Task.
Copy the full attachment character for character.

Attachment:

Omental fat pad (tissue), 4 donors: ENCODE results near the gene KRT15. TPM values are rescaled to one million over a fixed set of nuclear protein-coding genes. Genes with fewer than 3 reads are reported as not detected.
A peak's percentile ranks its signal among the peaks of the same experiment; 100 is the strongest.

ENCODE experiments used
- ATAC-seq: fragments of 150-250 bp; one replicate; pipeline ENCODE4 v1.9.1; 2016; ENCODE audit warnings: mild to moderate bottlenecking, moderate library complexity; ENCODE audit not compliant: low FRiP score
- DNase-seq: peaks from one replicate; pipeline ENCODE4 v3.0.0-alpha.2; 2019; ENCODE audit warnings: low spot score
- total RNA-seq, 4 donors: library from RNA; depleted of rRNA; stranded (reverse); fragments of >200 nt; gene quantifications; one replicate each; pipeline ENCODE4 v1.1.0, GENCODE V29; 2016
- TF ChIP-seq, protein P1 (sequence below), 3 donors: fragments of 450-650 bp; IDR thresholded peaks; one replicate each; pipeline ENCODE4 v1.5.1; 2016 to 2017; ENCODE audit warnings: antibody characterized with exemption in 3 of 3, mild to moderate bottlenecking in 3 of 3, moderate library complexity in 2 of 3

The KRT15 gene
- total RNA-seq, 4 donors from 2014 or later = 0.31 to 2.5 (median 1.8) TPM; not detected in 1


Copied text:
Omental fat pad (tissue), 4 donors: ENCODE results near the gene KRT15. TPM values are rescaled to one million over a fixed set of nuclear protein-coding genes. Genes with fewer than 3 reads are reported as not detected.
A peak's percentile ranks its signal among the peaks of the same experiment; 100 is the strongest.

ENCODE experiments used
- ATAC-seq: fragments of 150-250 bp; one replicate; pipeline ENCODE4 v1.9.1; 2016; ENCODE audit warnings: mild to moderate bottlenecking, moderate library complexity; ENCODE audit not compliant: low FRiP score
- DNase-seq: peaks from one replicate; pipeline ENCODE4 v3.0.0-alpha.2; 2019; ENCODE audit warnings: low spot score
- total RNA-seq, 4 donors: library from RNA; depleted of rRNA; stranded (reverse); fragments of >200 nt; gene quantifications; one replicate each; pipeline ENCODE4 v1.1.0, GENCODE V29; 2016
- TF ChIP-seq, protein P1 (sequence below), 3 donors: fragments of 450-650 bp; IDR thresholded peaks; one replicate each; pipeline ENCODE4 v1.5.1; 2016 to 2017; ENCODE audit warnings: antibody characterized with exemption in 3 of 3, mild to moderate bottlenecking in 3 of 3, moderate library complexity in 2 of 3

The KRT15 gene
- total RNA-seq, 4 donors from 2014 or later = 0.31 to 2.5 (median 1.8) TPM; not detected in 1